According to the Kansas City, Missouri-based The Center for Food Integrity (CFI) in its 2016 study, “Inside the Minds of Influencers: The Truth About Trust,” 40 percent of consumers believe that they have access to all of the information they need about where food comes from, how it’s produced and its safety. That’s up from 17 percent in 2008.

That increase, the report notes, points to a more empowered consumer. Those consumers can easily access information, so they have come to expect transparency from food companies, farmers, grocery stores and restaurants.

“Restaurants have a role to play,” says J.J. Jones, director of development for CFI. “They will have to communicate with their suppliers and make sure they get a good understanding of sustainability and food safety factors. Then, when people come into the restaurant and ask whether something is sustainably caught or rased, they can provide a factual answer.”

Increasingly, operators are not waiting for customers to ask questions about their seafood. They are posting information proactively. At Birchwood Cafe in Minneapolis, the food vendors are listed on the menu, the restaurant’s website and its social media. There is also signage inside the cafe listing the farmers and encouraging customers to learn more by visiting the Birchwood website or its partners’ websites.

“We are committed to sourcing food that is grown without pesticides and with animals which are raised and/or harvested humanely,” says Megan Swenson, marketing director. For example, their fish is sourced from an aquaponic farm, also in Minnesota, that grows both fish and plants in a closed-loop, self-sustaining system. “The impact on water usage, ecosystem integrity and the long-term vitality of the oceans and species that live in it is incredible. Our customers want to know that what they are eating is good for them and good for the environment.”

Some operators offer transparency by dispelling myths. Under the FACTS tab on its website, San Francisco restaurant Ferry Plaza Seafood posts information about specific types of seafood and how they are best sourced. “Common fish species raised by fish farms include salmon, catfish, tilapia, cod, carp, trout and others. Additionally, crab is never farmed while mussels, clams, and oysters are always farmed. These shellfish are farmed for safety and quality control reasons.”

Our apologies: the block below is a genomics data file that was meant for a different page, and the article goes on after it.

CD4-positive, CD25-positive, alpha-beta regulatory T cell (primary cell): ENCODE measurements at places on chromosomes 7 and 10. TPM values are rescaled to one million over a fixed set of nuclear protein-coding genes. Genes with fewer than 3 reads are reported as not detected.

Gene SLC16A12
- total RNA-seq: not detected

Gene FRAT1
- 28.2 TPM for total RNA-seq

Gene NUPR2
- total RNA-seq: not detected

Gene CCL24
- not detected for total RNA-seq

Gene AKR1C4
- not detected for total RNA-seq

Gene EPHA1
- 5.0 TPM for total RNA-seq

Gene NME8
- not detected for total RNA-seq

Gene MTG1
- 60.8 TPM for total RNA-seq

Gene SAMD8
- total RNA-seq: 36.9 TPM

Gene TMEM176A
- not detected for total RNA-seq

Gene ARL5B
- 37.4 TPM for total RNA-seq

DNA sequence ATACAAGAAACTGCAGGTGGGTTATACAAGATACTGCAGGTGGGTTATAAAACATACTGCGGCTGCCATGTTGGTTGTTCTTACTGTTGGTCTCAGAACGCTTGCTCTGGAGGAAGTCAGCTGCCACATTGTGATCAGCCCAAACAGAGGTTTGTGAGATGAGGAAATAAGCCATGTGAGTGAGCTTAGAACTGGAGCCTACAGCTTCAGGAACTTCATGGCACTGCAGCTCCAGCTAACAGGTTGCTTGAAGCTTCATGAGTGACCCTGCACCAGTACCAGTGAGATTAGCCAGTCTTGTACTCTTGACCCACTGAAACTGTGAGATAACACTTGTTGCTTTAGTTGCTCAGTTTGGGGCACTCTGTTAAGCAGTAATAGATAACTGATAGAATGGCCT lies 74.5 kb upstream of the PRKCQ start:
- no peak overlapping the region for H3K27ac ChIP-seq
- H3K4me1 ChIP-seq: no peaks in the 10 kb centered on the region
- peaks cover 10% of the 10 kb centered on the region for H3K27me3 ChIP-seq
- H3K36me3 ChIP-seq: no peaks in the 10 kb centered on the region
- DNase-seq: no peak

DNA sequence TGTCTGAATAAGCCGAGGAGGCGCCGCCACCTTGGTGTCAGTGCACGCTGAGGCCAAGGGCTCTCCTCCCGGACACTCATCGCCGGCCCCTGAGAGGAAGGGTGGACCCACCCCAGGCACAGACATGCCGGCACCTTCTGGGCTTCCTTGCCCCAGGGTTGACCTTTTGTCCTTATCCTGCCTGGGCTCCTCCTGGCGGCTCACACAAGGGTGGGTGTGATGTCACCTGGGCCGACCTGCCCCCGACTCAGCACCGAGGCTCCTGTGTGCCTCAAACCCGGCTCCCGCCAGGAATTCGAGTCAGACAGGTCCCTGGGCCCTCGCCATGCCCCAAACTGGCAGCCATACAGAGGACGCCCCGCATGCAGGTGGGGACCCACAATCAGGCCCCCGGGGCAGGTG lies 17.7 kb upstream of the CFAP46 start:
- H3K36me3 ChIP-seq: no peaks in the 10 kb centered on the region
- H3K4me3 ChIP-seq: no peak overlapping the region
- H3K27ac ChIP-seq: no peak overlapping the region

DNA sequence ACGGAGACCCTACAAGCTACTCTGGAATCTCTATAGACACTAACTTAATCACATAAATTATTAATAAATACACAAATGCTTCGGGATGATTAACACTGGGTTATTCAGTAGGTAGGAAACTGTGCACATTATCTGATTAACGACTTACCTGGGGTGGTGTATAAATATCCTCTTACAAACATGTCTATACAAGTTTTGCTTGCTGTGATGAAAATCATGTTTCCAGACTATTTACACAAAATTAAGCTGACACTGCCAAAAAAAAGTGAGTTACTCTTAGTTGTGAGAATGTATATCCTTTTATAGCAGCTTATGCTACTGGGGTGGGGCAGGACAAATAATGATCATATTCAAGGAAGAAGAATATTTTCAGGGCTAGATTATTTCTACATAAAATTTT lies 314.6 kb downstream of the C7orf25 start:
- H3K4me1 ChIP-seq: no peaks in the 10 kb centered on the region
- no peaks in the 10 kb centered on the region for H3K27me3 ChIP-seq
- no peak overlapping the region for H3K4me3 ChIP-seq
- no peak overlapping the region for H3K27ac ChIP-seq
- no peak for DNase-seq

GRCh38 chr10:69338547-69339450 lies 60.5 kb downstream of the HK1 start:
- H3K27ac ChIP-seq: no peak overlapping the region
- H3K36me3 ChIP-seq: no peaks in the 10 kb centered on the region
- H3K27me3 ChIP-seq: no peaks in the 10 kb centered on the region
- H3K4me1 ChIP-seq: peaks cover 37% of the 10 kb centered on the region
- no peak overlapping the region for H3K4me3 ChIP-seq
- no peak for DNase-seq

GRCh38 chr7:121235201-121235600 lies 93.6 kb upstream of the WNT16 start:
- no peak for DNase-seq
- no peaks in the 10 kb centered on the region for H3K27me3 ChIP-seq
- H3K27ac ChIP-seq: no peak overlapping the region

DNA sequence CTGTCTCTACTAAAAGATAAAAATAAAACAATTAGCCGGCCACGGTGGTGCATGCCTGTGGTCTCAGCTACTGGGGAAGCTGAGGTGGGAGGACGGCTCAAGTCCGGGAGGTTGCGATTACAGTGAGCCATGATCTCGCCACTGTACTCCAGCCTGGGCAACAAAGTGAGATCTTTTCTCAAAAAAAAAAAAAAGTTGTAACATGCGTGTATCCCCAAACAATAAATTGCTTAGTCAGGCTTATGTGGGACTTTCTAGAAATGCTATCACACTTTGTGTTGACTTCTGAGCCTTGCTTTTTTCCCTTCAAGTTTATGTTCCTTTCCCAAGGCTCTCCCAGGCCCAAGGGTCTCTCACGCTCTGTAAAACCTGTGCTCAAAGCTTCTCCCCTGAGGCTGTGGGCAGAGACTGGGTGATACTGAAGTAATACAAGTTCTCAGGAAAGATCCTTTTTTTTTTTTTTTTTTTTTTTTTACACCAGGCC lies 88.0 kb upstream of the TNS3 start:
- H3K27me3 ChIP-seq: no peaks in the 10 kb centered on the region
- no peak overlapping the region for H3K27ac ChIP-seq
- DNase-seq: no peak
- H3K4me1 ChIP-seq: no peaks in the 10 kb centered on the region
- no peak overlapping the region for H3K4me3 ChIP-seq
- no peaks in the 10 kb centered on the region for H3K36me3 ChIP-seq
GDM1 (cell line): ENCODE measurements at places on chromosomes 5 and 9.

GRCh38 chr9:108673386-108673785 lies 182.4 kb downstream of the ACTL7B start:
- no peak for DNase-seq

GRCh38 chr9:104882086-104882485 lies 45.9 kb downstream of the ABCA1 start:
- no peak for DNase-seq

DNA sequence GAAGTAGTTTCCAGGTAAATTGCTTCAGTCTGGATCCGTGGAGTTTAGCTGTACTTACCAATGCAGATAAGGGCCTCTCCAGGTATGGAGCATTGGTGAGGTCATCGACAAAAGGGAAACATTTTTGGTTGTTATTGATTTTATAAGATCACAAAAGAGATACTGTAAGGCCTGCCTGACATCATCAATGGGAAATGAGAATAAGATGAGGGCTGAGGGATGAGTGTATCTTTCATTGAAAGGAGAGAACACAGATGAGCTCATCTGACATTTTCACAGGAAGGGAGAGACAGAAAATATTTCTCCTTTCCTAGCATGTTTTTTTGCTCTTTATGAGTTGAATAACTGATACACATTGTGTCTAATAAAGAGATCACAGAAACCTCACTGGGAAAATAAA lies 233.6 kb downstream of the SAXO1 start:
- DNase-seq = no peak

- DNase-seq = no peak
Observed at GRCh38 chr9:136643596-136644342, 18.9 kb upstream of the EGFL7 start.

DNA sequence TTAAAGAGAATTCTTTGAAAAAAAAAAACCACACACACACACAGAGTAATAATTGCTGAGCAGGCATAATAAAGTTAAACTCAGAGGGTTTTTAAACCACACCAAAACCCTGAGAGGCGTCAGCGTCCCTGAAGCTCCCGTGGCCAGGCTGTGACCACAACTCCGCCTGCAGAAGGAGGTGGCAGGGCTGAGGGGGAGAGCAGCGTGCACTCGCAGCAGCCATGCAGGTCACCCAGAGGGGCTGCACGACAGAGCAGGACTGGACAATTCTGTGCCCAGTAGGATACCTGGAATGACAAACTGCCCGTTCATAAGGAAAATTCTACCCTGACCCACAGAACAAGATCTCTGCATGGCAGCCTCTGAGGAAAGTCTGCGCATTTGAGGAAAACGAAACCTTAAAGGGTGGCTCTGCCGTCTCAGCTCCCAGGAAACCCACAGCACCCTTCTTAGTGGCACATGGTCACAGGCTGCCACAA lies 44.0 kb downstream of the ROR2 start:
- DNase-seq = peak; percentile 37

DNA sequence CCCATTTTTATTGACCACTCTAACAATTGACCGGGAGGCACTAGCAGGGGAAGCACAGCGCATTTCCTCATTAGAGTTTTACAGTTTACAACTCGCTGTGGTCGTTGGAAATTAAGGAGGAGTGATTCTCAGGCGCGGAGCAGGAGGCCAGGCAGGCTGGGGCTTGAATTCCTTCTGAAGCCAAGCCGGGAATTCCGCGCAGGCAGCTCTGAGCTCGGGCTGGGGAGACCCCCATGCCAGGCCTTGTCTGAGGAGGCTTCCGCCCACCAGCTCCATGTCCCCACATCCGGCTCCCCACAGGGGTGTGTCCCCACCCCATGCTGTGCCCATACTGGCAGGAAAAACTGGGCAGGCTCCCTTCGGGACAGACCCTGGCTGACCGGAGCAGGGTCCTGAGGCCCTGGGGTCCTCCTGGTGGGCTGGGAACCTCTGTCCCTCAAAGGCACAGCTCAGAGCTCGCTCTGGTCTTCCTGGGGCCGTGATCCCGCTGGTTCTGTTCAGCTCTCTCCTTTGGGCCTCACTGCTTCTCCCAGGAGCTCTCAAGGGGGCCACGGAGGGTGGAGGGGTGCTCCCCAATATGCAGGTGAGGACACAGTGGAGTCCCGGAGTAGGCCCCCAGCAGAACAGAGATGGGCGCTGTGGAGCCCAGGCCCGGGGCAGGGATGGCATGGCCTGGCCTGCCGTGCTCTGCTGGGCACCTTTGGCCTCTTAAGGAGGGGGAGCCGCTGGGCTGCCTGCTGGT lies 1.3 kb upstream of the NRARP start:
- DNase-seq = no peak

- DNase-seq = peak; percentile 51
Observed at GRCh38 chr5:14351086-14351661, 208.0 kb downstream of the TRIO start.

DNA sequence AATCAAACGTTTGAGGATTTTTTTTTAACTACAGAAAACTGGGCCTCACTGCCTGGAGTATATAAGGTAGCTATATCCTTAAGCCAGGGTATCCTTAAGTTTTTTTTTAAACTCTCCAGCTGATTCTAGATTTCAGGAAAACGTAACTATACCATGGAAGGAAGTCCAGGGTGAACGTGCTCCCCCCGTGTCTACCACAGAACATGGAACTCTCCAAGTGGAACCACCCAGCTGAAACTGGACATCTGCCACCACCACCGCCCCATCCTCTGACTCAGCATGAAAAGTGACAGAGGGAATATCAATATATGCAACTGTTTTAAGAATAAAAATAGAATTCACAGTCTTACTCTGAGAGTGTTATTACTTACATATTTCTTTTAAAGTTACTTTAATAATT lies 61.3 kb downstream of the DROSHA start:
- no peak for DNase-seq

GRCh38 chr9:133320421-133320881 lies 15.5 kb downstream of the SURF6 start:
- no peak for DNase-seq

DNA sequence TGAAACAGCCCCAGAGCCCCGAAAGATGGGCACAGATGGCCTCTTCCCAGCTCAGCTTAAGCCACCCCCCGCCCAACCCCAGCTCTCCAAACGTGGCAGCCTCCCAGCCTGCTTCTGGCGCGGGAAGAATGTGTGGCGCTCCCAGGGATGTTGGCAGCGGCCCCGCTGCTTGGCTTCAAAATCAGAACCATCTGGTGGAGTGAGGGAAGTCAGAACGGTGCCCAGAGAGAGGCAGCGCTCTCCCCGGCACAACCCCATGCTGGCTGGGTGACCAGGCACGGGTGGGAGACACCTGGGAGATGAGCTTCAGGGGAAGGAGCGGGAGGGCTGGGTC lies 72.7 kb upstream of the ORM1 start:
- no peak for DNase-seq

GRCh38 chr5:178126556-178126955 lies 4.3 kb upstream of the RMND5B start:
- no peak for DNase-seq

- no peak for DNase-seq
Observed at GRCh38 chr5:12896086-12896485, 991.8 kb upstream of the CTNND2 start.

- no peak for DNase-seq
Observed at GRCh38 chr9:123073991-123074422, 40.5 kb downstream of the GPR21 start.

Operators say that it is important to offer information about farmed seafood on the menu, and on the restaurant’s website, not only for transparency but because consumers should know that aquaculture offers premium seafood solutions.

“The most frequent question we receive is about whether the seafood on our menu is wild or farm raised,” says Jason Gerlt, general manager of Southpark Seafood in Portland, Oregon. “There is a stigma about seafood that if it has been farm raised, it is lower quality and harmful to the environment. While that may have been true in the past, it is certainly not the case today. When done right, farm-raised seafood can be better for the environment and taste just as delicious as its wild counterparts.”

Gerlt adds that Southpark Seafood takes transparency one step further by partnering with Visiting Media, a local company that utilizes 360-degree technology to create online virtual tours. Southpark Seafood showcases virtual tours of local purveyors on the restaurant’s website to give guests a “virtual farm-to-table experience.”

“Sustainability has always been at the core of what we do here at Southpark Seafood,” Gerlt says. “We communicate this through our website and social media as well as on our menus.”

Whether it means offering a detailed menu description or an integrated online presence, operators across the nation are sharing more information about the seafood they are serving in an effort to satisfy their increasingly exacting restaurant guests — and to help boost sales.

Allied content by Penton Restaurant Group